And if they don’t, they might leave behind these signs that your room played host to some foul play.

What are the signs someone might have died?


There’s an odd bump in the wall. Feel for an uneven surface where the wall was filled in and not sanded down properly. Of course, holes in the wall could be caused by a number of things -- a clumsy furniture installer, rowdy kids, The Who. A good rule of thumb is to look at the size of the bump. “If it’s smaller than a quarter,” Vegors says, “it’s probably a bullet hole.”

The room is only partially renovated. If you see, say, half the room with what appears to be fresh wallpaper, and another half with stuff that looks a little faded, chances are something happened in there that required only part of it to be taken down. But it’s not just wallpaper. “If half the room is done, and the bed and nightstands are completely new, but the kitchenette and bathroom are older-looking stuff, that means cleaners went in, did something in the living area, and didn’t do the turn on the rest of the hotel room,” Vegors says.

The A/C unit smells awful. If you’re in a hotel room with a wall A/C unit, Vegors says it’s the most commonly missed item by crime scene cleaners, and often has human remains stuck in the vents after a death. The blood and other matter seeps through the vents and into the wiring, and the air blowing out of it will smell like decomposing flesh. Most guests are likely to mistake it for garbage, and write it off as “stinky A/C” in a two-star TripAdvisor review. But not many things can make a wall unit smell that bad.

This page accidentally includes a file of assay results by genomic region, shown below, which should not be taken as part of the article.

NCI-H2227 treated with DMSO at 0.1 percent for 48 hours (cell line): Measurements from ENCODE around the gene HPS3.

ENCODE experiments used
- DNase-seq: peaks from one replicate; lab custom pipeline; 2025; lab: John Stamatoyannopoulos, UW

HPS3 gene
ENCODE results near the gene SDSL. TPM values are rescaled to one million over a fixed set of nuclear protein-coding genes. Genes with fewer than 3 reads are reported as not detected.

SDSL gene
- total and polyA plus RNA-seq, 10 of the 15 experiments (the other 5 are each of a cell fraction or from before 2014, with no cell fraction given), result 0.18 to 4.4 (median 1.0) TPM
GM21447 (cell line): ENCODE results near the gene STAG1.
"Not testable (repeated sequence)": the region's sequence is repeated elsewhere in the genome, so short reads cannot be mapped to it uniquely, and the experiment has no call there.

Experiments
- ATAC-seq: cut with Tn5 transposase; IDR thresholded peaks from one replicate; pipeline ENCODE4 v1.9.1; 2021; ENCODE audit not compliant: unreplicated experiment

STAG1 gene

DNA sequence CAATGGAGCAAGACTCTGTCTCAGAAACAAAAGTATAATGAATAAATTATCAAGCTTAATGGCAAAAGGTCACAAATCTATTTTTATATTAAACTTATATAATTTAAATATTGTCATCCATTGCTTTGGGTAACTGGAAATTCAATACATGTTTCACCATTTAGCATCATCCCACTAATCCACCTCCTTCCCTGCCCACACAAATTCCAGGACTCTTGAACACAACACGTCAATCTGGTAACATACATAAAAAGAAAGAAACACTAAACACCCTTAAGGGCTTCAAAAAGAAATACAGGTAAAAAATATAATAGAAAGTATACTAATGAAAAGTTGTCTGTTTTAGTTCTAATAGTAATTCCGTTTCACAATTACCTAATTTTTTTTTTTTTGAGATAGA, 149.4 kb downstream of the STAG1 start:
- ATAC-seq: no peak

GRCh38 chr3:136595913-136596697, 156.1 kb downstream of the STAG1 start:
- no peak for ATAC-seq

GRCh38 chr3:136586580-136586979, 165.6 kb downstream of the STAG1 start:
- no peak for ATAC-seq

There are flies in the light fixtures. “I take all the fixtures down and either toss them or sanitize them,” says Vegors. “But not everyone thinks that thoroughly. So if you look up at those, that’s where you’ll see some interesting shit.” People who kill themselves may be in a room for a few days after they die, especially in longer-stay hotels where they’ve pre-paid. Flies begin to infest the room and crawl up in the light fixtures, either getting stuck there or leaving waste behind. This isn’t likely to happen in nicer hotels, but if you’re in the kind of place where light fixtures aren’t regularly cleaned, dead flies could be a tipoff.

The ceiling is noticeably different than the rest of the hotel. Ideally, a crime scene cleaner can scrape whatever needs to be scraped off the ceiling, sanitize the ceiling, and fill it in to look new. Since imperfections aren’t as easily noticed on the ceiling as a wall, it’s typically an easier fix. But if you look up and see a janky ceiling, it can a sign of a particularly nasty death.

Of course, none of these things definitively mean someone expired in your room. A family of chainsmokers could have fumigated the place. Or the hotel might have been due for an overhaul anyway. Or the ceiling had a bad leak. But since death in hotel rooms isn’t completely unusual, it’s worth it to scan for the signs. Because the hotel sure isn’t going to tell you.  

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Matt Meltzer is a contributing writer to Thrillist who's seriously reconsidering every hotel he ever stayed in with a wall unit AC. Follow him on Instagram @meltrez1.